Engaging with the Context

International partnerships that support students on exchange are based on recognition and an understanding of the intersection of each partner’s historical, structural, economic, political and socio-cultural connections.  Australia’s relationship with the Indo-Pacific region is situated within a historical context of colonisation, income disparities and shifting geopolitical balances.  A decolonising approach to student exchange commits to ethical practice, social justice, equity, equality and values.


Power imbalance in international relationships brings with it issues of privilege, racism and imperialism. Often we forget to consider how this may impact our relationships with our host partners.

Have you considered how the political environment, history, social and cultural mores, may impact on the exchange? Have you critically analysed this potential impact?
Have your partners been actively involved in the decision making, design and implementation of the exchange?
Who has initiated the relationship and who is setting the agenda?
The decision making process
  • How are decisions being made?
  • Who makes the decisions?
  • What factors may influence decisions?
Who is in control of resources and who has access to them?

Privileged attitudes

It is easy to forget within the bureaucracy of international placements that the approach we take may be ethnocentric.

How would the exchange look through the eyes of our host institutions? What are the important outcomes of the exchange for them? Are these aims prominent in the processes of the exchange?
Is the relationship between partners based on respectful communication and reciprocity where mutual expectations and workloads are openly discussed?
Have you challenged western norms and considered new and innovative ways to collaborate in exchange?
Have you prepared your students to consider their inherent privilege and alerted them to the impact of this privilege during the exchange?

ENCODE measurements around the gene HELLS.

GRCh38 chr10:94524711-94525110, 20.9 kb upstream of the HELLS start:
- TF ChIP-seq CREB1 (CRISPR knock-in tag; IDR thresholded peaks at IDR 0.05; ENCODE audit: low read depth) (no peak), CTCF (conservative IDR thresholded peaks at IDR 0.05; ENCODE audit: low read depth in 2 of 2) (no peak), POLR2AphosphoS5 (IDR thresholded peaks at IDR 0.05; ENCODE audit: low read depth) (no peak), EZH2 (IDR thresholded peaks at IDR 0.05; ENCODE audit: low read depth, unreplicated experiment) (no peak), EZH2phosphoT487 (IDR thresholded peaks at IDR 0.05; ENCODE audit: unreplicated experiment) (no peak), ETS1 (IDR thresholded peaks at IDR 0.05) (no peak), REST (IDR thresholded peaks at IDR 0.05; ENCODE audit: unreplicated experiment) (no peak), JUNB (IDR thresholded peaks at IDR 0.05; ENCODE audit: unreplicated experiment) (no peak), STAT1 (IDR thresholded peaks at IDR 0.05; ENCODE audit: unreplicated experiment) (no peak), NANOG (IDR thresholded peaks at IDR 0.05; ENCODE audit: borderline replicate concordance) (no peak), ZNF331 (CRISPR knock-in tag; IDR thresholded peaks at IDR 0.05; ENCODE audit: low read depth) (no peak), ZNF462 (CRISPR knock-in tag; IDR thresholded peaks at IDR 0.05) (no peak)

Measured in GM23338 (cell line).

Student readiness for exchange

It is important that students too are encouraged to view the exchange through a decolonising lens.  As representatives of their university and profession, they should be mindful of their ethical practice responsibilities while on exchange, thus minimising the chances of being a burden on their hosts.

Have students been prepared in a way that alerts them to the nuances of power and privilege? Do they know how to be critically reflective, and to apply a decolonising lens to view their exchange experiences?
Are students aware of their responsibilities to the university and to their host while on exchange?
Are students aware of the standards of their profession that can inform their exchange experience e.g. AASW Practice Standards and Code of Ethics and the Public Health Competencies?

Resources relating to; Engaging with the Context Power Analysis Checklist (PDF) and Challenging Stereotypes Exercise (PDF)

Embed exchange within Sustainable Internationalisation

Student exchange is one aspect of internationalisation and, when embedded in the context of a broader international collaboration, offers the opportunity for staff and students to engage in intercultural learning, nurture international connections and develop global mindedness. Sustainable internationalisation is an ongoing human endeavour to develop and transform learning and professional practice across boundaries, by promoting connections, developing understanding, addressing power imbalances and valuing diversity.

Exchange purpose

Sustainability relies on a clear, mutually-shared understanding of the purpose of the exchange between the university, student and host. As there are different types of exchange programs, it is important to have a shared understanding across the institution.

Is there a shared understanding of the purpose of the international activity, including goals and outcomes, between the university and partner?
Is there a clear understanding of the purpose of the exchange at all levels within the facilitating department of your university?
Does the exchange program fit within the priorities of the School, Faculty and University?

Formalising relationships

A formal document, such as a Memorandum of Understanding (MOU) will assist in establishing goals and expectations for both the university and host partner. Embedding a formal commitment to reciprocity that reflects the needs and aspirations of the host partner is essential.

Is a formal MOU in place that clearly promotes and supports the two-way nature of the exchange?
Is there evidence of institutional investment in and knowledge of the exchange?
Who in the institution needs to be on board?

The position of your exchange program within course framework

International student exchange is an important tool in fostering student global mindedness. To do so, international exchanges must sit within a course framework that supports an understanding of global citizenship and global mindedness.

How is student exchange embedded within the curriculum?